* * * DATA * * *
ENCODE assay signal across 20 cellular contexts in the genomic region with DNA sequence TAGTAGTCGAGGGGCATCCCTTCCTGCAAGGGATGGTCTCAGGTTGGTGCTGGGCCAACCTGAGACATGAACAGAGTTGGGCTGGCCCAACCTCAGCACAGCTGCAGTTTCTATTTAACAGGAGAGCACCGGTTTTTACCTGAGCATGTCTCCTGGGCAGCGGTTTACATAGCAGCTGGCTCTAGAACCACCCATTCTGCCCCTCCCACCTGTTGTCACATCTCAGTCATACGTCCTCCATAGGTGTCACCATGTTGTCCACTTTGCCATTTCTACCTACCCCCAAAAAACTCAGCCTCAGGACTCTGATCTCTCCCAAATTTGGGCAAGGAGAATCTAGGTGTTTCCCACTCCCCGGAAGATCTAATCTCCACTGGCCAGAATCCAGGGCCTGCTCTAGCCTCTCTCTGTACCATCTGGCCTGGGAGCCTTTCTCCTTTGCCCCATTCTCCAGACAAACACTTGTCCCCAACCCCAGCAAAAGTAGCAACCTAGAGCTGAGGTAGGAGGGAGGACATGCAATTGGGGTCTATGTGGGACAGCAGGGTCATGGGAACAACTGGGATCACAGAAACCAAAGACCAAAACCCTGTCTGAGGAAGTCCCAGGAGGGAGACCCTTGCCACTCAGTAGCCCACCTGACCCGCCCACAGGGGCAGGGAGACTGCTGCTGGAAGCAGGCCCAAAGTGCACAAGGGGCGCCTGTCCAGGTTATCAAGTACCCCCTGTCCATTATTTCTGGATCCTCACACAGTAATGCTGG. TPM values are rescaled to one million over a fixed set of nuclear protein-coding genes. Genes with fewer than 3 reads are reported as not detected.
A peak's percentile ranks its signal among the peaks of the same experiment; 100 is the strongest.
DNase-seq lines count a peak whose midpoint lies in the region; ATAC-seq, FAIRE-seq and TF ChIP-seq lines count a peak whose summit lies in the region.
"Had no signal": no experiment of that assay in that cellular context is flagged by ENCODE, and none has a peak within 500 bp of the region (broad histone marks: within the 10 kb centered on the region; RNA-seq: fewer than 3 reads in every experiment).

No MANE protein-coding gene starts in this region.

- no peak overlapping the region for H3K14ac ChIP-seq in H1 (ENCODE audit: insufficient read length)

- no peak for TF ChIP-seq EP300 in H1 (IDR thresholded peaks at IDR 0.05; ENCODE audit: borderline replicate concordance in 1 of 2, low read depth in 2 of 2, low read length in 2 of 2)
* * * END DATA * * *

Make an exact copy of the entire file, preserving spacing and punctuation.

ENCODE assay signal across 20 cellular contexts in the genomic region with DNA sequence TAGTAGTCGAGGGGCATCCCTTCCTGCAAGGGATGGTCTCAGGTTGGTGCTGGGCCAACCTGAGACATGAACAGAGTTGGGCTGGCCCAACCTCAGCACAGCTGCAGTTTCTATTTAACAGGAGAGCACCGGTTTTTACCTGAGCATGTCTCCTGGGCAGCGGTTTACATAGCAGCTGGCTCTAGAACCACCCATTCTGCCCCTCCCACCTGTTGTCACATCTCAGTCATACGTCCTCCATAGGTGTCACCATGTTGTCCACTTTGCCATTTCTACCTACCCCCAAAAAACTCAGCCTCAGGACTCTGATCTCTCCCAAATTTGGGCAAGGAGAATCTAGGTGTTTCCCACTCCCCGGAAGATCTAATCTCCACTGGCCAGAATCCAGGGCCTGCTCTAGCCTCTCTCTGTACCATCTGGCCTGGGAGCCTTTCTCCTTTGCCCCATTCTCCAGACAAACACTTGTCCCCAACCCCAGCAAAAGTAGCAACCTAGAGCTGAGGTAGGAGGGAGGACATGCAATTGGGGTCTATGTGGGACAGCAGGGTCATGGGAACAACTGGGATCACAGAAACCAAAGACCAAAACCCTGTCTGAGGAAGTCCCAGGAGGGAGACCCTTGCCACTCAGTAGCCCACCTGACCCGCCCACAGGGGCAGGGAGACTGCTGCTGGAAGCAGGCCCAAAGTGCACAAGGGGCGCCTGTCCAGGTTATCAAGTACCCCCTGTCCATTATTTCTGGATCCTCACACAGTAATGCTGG. TPM values are rescaled to one million over a fixed set of nuclear protein-coding genes. Genes with fewer than 3 reads are reported as not detected.
A peak's percentile ranks its signal among the peaks of the same experiment; 100 is the strongest.
DNase-seq lines count a peak whose midpoint lies in the region; ATAC-seq, FAIRE-seq and TF ChIP-seq lines count a peak whose summit lies in the region.
"Had no signal": no experiment of that assay in that cellular context is flagged by ENCODE, and none has a peak within 500 bp of the region (broad histone marks: within the 10 kb centered on the region; RNA-seq: fewer than 3 reads in every experiment).

No MANE protein-coding gene starts in this region.

- no peak overlapping the region for H3K14ac ChIP-seq in H1 (ENCODE audit: insufficient read length)

- no peak for TF ChIP-seq EP300 in H1 (IDR thresholded peaks at IDR 0.05; ENCODE audit: borderline replicate concordance in 1 of 2, low read depth in 2 of 2, low read length in 2 of 2)